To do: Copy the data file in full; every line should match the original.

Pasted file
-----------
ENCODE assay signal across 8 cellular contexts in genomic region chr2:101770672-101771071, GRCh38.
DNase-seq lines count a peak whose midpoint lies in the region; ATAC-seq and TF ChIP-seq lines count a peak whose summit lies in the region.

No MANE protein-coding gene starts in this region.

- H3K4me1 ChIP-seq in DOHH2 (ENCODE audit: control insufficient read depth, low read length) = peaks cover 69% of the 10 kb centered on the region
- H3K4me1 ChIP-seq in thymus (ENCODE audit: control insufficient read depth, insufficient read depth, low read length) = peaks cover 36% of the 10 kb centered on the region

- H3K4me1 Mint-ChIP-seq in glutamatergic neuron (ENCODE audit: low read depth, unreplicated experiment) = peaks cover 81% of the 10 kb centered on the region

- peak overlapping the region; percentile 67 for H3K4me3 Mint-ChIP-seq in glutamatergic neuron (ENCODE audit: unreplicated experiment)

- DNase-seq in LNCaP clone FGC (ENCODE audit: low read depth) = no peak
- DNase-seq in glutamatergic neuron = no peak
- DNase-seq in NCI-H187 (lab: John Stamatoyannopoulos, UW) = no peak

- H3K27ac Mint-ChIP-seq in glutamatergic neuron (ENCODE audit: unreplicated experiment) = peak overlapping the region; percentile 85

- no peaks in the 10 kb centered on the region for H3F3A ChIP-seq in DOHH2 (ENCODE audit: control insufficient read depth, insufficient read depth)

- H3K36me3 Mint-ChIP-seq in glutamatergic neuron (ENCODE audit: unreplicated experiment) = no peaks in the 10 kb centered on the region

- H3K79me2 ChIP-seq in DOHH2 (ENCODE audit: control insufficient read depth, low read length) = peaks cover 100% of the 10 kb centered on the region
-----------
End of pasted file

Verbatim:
ENCODE assay signal across 8 cellular contexts in genomic region chr2:101770672-101771071, GRCh38.
DNase-seq lines count a peak whose midpoint lies in the region; ATAC-seq and TF ChIP-seq lines count a peak whose summit lies in the region.

No MANE protein-coding gene starts in this region.

- H3K4me1 ChIP-seq in DOHH2 (ENCODE audit: control insufficient read depth, low read length) = peaks cover 69% of the 10 kb centered on the region
- H3K4me1 ChIP-seq in thymus (ENCODE audit: control insufficient read depth, insufficient read depth, low read length) = peaks cover 36% of the 10 kb centered on the region

- H3K4me1 Mint-ChIP-seq in glutamatergic neuron (ENCODE audit: low read depth, unreplicated experiment) = peaks cover 81% of the 10 kb centered on the region

- peak overlapping the region; percentile 67 for H3K4me3 Mint-ChIP-seq in glutamatergic neuron (ENCODE audit: unreplicated experiment)

- DNase-seq in LNCaP clone FGC (ENCODE audit: low read depth) = no peak
- DNase-seq in glutamatergic neuron = no peak
- DNase-seq in NCI-H187 (lab: John Stamatoyannopoulos, UW) = no peak

- H3K27ac Mint-ChIP-seq in glutamatergic neuron (ENCODE audit: unreplicated experiment) = peak overlapping the region; percentile 85

- no peaks in the 10 kb centered on the region for H3F3A ChIP-seq in DOHH2 (ENCODE audit: control insufficient read depth, insufficient read depth)

- H3K36me3 Mint-ChIP-seq in glutamatergic neuron (ENCODE audit: unreplicated experiment) = no peaks in the 10 kb centered on the region

- H3K79me2 ChIP-seq in DOHH2 (ENCODE audit: control insufficient read depth, low read length) = peaks cover 100% of the 10 kb centered on the region